Get rid of fprintf_vma and sprintf_vma

Alan Modra amodra@gmail.com
Mon Aug 1 13:32:33 GMT 2022


On Mon, Aug 01, 2022 at 11:01:57AM +0200, Jan Beulich wrote:
> On 01.08.2022 06:33, Alan Modra via Binutils wrote:
> > --- a/gas/config/tc-i386.c
> > +++ b/gas/config/tc-i386.c
> > @@ -2377,15 +2377,8 @@ offset_in_range (offsetT val, int size)
> >      }
> >  
> >    if ((val & ~mask) != 0 && (-val & ~mask) != 0)
> > -    {
> > -      char val_buf[128];
> > -      char masked_buf[128];
> > -
> > -      /* Coded this way in order to ease translation.  */
> > -      sprintf_vma (val_buf, val);
> > -      sprintf_vma (masked_buf, val & mask);
> > -      as_warn (_("0x%s shortened to 0x%s"), val_buf, masked_buf);
> > -    }
> > +    as_warn (_("0x%" PRIx64 " shortened to 0x%" PRIx64),
> > +	     (uint64_t) val, (uint64_t) (val & mask));
> >  
> >    return val & mask;
> >  }
> > @@ -4913,12 +4906,8 @@ md_assemble (char *line)
> >  	  i.types[j].bitfield.disp32 = 0;
> >  	  if (i.types[j].bitfield.baseindex)
> >  	    {
> > -	      char number_buf[128];
> > -
> > -	      /* Coded this way in order to allow for ease of translation.  */
> > -	      sprintf_vma (number_buf, exp->X_add_number);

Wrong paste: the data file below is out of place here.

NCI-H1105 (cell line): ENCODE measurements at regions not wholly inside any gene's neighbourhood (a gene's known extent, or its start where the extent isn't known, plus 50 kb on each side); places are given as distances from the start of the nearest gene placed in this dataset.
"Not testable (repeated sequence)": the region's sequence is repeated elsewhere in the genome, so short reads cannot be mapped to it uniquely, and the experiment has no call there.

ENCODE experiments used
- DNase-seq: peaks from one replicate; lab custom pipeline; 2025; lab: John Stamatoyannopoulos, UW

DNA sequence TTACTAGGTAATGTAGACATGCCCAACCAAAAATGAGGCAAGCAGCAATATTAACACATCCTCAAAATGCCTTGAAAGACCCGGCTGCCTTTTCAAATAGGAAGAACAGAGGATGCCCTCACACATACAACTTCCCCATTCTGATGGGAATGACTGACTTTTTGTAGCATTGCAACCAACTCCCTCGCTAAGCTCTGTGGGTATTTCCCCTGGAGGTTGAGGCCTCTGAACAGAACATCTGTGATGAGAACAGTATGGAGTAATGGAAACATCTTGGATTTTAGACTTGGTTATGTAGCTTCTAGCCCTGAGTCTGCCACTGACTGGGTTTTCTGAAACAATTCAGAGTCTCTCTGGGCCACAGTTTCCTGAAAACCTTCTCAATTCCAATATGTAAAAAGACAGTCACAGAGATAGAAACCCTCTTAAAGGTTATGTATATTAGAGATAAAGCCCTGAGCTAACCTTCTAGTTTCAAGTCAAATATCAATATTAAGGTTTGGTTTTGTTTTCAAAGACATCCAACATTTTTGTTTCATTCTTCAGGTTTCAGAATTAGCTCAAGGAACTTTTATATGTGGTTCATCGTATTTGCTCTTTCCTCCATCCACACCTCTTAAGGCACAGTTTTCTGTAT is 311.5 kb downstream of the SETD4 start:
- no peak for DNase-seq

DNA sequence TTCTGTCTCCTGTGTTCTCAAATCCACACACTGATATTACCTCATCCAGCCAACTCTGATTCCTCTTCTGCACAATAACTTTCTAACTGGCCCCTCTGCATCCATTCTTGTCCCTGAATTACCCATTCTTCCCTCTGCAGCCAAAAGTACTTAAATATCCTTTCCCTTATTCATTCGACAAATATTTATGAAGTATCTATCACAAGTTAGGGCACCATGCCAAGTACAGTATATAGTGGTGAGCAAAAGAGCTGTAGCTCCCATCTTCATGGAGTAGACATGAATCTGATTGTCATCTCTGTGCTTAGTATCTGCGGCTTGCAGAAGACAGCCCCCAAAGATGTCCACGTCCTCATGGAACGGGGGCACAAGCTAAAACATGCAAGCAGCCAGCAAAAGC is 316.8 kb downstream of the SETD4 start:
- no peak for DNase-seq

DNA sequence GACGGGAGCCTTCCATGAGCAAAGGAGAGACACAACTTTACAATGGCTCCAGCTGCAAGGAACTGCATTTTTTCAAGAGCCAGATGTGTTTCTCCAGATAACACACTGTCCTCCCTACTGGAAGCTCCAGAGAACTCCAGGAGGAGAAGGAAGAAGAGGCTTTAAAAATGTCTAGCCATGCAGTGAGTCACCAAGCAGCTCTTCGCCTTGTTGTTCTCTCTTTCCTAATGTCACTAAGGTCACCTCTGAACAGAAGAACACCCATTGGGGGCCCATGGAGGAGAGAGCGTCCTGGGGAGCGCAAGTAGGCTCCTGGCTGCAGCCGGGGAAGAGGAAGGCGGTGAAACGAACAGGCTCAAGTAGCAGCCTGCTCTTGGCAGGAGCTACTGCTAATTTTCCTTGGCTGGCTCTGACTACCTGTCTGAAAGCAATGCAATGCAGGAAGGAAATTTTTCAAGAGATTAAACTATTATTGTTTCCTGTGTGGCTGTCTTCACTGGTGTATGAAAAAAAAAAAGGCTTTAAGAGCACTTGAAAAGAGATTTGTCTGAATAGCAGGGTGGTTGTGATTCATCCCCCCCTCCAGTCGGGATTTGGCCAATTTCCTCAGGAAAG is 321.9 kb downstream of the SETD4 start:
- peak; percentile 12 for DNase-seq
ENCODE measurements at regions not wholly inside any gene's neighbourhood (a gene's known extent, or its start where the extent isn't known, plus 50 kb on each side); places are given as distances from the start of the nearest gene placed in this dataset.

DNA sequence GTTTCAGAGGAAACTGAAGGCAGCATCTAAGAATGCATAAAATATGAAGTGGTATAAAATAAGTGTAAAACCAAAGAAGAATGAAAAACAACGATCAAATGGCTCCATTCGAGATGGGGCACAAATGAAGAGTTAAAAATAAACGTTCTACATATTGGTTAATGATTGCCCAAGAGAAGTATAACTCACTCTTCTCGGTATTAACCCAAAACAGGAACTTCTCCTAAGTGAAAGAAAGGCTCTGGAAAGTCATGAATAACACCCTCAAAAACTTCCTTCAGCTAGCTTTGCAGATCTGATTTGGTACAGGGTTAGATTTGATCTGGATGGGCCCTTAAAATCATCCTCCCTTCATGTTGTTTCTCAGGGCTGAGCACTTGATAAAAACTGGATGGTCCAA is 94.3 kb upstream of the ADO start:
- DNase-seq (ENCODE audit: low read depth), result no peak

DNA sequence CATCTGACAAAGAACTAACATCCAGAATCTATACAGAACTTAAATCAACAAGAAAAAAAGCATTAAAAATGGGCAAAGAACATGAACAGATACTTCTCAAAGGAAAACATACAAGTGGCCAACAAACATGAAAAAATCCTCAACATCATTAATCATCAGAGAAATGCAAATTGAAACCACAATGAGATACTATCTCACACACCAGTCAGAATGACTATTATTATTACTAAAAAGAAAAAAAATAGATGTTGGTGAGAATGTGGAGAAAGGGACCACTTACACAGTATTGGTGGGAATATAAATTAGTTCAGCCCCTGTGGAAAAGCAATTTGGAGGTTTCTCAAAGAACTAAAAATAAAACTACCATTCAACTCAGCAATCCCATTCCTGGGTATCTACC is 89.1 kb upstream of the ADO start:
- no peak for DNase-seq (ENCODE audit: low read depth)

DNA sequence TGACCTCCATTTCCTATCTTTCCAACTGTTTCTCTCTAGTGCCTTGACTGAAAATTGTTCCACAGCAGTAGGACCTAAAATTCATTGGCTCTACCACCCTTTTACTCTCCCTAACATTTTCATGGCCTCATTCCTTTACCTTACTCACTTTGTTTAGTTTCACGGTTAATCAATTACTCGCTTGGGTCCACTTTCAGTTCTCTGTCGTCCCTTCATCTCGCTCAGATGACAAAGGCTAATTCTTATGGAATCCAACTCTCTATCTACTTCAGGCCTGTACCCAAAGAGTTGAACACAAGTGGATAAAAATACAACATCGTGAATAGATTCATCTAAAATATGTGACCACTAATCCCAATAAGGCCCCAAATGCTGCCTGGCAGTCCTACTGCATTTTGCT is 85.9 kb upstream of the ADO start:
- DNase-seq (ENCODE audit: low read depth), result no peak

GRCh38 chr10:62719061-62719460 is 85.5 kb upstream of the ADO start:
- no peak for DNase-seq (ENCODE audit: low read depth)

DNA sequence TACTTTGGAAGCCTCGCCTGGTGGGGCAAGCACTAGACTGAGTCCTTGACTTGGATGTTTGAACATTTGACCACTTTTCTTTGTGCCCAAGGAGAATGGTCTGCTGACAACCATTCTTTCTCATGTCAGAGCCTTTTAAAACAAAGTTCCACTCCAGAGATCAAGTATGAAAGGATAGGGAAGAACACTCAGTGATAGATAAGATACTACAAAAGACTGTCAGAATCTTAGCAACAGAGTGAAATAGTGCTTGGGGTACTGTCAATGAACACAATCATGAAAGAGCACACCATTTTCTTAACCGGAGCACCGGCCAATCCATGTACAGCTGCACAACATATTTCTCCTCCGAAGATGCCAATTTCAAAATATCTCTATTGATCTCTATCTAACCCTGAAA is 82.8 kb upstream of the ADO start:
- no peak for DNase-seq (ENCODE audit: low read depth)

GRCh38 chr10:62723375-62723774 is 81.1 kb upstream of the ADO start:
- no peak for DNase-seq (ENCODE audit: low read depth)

> > -	      as_bad (_("0x%s out of range of signed 32bit displacement"),
> > -		      number_buf);
> > +	      as_bad (_("0x%" PRIx64 " out of range of signed 32bit displacement"),
> > +		      (uint64_t) exp->X_add_number);
> >  	      return;
> >  	    }
> >  	}
> 
> Just as a general remark / question, seeing these changes: Wouldn't
> it be slightly better to use the # modifier in cases like these? It's
> one byte less of literal string space and results in zero to be
> printed as plain "0" (no 0x prefix)?

Yes, that would be nicer.  I do have a nagging suspicion that some
compilers complain about unknown format specifier if you write
"%#" PRIx64.  Maybe that was with "%#" BFD_VMA_FMT "x", I can't
remember exactly where I saw the warning.  Or possibly it was some
random development version of gcc I happened to be using, in which
case it's not a problem.

-- 
Alan Modra
Australia Development Lab, IBM


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